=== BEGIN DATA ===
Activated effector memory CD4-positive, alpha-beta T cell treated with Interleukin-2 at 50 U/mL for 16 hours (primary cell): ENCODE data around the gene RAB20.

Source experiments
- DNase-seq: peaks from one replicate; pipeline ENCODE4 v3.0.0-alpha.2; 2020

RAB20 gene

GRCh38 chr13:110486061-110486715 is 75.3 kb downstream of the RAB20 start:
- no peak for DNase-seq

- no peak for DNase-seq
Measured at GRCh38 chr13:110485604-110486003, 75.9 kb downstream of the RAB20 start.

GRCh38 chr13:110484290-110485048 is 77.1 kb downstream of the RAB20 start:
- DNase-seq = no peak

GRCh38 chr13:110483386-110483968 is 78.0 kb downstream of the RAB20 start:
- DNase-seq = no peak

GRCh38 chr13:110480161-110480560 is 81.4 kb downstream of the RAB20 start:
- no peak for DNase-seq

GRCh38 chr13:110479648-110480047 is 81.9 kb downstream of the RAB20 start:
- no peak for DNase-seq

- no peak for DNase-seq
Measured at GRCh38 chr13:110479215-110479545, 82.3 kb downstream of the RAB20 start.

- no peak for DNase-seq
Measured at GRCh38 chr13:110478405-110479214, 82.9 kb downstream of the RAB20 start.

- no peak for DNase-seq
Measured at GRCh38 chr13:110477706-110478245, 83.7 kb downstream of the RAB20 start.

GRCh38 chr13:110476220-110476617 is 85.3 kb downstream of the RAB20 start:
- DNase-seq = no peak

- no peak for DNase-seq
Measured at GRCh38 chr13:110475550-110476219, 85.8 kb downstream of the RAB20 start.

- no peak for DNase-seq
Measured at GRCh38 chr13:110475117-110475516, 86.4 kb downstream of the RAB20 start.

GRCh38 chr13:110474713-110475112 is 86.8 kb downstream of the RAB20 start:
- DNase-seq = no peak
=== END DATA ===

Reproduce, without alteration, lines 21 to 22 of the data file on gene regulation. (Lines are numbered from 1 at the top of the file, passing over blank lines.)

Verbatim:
- no peak for DNase-seq
Measured at GRCh38 chr13:110477706-110478245, 83.7 kb downstream of the RAB20 start.